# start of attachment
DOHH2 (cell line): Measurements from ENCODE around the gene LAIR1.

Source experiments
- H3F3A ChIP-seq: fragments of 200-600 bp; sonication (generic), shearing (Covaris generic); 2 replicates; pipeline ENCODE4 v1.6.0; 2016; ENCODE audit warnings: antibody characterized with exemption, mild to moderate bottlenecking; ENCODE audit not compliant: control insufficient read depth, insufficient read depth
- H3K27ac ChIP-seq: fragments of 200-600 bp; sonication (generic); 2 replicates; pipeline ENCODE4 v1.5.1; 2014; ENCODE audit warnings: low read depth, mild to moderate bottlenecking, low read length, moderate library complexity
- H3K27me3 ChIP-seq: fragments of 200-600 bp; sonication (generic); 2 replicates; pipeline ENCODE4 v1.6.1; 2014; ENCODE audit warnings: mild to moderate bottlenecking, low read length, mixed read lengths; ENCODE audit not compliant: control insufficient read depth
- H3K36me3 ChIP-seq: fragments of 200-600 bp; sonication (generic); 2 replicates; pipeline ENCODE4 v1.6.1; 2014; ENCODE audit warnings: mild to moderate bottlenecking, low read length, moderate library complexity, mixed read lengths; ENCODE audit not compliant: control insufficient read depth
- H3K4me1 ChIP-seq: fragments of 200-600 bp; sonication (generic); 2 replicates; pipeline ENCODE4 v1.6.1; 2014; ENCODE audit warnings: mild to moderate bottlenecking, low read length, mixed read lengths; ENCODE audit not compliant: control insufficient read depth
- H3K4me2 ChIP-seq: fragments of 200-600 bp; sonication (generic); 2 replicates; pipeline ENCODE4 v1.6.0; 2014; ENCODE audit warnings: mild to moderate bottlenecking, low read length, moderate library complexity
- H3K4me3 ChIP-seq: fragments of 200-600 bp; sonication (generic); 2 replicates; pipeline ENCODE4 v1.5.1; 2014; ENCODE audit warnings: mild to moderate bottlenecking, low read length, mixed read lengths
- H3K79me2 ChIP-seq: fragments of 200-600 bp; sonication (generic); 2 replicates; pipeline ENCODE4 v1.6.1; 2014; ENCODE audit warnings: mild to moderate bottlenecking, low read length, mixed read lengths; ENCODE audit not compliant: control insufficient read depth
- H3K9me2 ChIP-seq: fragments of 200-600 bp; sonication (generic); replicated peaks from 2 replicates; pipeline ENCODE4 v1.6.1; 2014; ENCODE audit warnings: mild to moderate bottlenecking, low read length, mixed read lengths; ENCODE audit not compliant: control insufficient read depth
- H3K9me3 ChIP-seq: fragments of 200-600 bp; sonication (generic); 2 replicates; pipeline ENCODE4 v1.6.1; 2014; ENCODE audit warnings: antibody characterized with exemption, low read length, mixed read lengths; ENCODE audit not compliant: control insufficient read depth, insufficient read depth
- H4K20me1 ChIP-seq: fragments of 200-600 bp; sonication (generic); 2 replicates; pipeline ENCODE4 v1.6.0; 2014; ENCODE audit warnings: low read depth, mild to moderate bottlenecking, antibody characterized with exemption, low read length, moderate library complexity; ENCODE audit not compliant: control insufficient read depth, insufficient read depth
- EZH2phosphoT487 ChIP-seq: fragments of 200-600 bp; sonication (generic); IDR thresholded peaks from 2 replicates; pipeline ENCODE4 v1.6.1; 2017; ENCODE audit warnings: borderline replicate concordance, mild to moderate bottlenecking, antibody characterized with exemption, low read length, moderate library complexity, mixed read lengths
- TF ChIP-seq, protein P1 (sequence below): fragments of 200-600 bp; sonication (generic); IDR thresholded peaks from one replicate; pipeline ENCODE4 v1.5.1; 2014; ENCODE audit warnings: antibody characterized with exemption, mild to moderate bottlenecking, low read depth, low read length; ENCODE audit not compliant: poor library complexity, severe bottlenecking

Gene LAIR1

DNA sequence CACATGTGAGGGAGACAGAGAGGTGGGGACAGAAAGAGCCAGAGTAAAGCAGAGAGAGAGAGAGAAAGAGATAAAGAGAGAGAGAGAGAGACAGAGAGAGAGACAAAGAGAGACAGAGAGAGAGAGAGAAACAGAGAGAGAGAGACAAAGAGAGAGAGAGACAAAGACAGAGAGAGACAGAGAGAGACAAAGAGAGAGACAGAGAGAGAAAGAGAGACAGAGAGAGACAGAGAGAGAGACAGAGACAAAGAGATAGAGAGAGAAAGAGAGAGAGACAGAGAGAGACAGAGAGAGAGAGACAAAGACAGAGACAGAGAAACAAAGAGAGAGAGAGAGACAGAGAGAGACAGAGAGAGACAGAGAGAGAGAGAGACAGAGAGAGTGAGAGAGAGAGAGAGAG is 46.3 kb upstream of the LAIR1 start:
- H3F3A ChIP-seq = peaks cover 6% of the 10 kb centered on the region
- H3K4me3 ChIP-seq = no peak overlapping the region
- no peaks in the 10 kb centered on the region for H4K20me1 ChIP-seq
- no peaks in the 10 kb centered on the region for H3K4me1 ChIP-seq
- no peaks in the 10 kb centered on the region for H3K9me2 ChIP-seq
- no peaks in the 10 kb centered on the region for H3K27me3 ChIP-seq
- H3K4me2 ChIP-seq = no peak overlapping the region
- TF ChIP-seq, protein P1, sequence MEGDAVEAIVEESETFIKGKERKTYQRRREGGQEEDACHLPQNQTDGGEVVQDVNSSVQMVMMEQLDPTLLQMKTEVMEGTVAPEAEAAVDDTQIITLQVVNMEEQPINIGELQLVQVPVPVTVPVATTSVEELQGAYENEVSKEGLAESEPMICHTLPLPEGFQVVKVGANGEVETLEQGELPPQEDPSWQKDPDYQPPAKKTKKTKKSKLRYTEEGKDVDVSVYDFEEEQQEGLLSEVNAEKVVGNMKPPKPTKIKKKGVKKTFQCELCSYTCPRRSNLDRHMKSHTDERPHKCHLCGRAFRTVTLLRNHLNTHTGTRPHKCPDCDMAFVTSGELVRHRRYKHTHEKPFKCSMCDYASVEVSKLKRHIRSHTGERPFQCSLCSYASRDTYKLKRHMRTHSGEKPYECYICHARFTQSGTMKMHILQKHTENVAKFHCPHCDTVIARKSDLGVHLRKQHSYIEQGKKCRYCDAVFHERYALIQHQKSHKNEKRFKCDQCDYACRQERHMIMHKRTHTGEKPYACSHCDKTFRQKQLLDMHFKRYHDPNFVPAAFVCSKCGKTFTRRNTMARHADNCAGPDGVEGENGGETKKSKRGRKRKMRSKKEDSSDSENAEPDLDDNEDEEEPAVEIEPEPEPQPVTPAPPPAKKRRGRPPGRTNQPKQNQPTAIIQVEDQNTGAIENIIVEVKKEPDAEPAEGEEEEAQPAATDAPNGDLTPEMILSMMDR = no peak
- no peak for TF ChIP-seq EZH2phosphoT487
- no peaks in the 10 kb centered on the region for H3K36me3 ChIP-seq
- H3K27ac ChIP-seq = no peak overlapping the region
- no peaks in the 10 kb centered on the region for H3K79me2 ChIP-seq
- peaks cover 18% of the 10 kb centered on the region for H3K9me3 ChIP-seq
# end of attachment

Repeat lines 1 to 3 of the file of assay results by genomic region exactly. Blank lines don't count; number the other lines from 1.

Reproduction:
DOHH2 (cell line): Measurements from ENCODE around the gene LAIR1.

Source experiments
- H3F3A ChIP-seq: fragments of 200-600 bp; sonication (generic), shearing (Covaris generic); 2 replicates; pipeline ENCODE4 v1.6.0; 2016; ENCODE audit warnings: antibody characterized with exemption, mild to moderate bottlenecking; ENCODE audit not compliant: control insufficient read depth, insufficient read depth